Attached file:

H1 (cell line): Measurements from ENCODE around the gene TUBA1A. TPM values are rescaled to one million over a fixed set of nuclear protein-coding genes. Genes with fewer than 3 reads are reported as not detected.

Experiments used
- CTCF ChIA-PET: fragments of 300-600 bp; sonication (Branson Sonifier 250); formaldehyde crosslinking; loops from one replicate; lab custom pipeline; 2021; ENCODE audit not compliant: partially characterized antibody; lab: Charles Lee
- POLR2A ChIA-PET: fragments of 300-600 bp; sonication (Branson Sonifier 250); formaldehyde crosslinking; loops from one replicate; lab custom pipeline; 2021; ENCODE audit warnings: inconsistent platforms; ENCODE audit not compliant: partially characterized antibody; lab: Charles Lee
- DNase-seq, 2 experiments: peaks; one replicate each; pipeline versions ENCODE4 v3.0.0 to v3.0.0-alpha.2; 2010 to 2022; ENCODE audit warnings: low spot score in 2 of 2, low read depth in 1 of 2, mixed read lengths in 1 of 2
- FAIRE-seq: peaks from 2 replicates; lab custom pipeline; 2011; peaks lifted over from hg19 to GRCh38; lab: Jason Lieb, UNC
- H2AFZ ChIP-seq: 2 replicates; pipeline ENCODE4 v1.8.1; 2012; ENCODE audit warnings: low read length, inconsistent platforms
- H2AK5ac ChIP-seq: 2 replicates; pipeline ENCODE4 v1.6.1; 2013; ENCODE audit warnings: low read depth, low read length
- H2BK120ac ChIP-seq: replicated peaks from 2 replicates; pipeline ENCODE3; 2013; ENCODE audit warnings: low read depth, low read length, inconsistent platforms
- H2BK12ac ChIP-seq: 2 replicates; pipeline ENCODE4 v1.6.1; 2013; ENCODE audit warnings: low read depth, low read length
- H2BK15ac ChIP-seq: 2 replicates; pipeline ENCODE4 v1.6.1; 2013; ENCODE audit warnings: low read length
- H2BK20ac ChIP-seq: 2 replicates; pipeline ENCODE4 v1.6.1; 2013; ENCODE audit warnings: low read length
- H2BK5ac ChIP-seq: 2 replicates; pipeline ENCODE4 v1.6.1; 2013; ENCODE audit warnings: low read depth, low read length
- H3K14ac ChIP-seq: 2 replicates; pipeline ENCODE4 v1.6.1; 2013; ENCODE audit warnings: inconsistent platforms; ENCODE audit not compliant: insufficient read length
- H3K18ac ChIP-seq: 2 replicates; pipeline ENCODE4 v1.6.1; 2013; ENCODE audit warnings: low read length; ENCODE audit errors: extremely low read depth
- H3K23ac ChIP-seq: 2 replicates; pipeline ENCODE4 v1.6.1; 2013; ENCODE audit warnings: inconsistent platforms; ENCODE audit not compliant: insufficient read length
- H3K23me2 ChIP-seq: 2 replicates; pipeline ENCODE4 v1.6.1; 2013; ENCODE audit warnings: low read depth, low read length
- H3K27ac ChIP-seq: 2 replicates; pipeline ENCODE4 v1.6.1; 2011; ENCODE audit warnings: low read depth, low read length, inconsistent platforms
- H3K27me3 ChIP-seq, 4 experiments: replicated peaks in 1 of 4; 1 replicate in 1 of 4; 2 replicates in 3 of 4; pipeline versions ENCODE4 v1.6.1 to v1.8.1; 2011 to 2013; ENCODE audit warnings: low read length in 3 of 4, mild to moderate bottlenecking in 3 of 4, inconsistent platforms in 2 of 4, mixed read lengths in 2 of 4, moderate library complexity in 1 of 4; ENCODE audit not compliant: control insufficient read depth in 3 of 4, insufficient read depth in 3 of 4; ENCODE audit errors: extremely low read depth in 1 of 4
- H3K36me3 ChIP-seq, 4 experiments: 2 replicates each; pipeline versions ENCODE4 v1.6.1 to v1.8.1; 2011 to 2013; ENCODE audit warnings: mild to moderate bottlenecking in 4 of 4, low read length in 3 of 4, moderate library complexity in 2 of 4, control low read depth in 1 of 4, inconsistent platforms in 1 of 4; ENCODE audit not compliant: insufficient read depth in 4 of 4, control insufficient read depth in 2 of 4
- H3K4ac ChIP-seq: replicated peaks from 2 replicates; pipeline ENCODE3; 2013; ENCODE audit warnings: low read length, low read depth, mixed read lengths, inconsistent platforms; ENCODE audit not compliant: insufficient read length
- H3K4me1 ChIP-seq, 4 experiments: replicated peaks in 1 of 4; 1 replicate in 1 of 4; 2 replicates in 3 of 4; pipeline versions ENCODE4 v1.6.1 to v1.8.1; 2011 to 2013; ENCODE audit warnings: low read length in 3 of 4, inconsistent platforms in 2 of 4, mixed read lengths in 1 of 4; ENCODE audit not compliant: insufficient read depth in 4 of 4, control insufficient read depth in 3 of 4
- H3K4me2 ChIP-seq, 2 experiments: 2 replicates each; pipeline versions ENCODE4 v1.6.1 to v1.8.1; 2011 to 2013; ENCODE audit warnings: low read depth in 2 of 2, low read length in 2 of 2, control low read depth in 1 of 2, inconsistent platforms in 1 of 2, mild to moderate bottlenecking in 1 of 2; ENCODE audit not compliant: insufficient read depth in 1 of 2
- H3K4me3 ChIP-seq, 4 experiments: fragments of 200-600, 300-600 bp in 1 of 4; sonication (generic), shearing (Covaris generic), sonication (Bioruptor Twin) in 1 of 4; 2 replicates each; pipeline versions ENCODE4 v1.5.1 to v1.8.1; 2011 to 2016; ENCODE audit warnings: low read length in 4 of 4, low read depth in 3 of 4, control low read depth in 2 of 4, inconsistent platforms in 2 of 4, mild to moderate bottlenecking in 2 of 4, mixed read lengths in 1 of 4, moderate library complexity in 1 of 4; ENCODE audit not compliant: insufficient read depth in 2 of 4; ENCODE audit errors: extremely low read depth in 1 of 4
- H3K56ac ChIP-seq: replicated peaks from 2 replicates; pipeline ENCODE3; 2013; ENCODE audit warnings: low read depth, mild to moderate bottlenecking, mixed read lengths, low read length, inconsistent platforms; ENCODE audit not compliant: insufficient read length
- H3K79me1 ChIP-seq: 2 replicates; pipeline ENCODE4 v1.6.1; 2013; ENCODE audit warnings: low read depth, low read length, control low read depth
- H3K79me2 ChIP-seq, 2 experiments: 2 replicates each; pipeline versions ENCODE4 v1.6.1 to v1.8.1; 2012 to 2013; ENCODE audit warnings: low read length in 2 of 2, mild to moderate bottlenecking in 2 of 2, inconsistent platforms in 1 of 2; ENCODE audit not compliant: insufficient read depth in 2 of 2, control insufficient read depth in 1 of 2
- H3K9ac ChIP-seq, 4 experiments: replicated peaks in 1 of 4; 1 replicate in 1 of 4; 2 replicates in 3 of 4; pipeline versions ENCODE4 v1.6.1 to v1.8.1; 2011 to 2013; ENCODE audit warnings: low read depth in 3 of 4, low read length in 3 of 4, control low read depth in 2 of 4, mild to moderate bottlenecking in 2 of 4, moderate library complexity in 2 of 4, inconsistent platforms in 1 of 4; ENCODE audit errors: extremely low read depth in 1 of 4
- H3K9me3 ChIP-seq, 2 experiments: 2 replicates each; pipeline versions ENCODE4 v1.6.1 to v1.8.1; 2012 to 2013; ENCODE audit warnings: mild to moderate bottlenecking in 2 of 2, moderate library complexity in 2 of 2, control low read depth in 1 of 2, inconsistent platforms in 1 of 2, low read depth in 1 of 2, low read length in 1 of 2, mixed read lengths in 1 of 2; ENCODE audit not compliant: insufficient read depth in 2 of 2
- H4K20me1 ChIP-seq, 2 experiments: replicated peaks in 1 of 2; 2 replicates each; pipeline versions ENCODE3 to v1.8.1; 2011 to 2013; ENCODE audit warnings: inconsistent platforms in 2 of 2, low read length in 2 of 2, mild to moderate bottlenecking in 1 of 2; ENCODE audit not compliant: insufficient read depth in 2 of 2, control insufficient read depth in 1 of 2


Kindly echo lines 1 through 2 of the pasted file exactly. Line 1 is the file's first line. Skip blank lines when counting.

H1 (cell line): Measurements from ENCODE around the gene TUBA1A. TPM values are rescaled to one million over a fixed set of nuclear protein-coding genes. Genes with fewer than 3 reads are reported as not detected.

Experiments used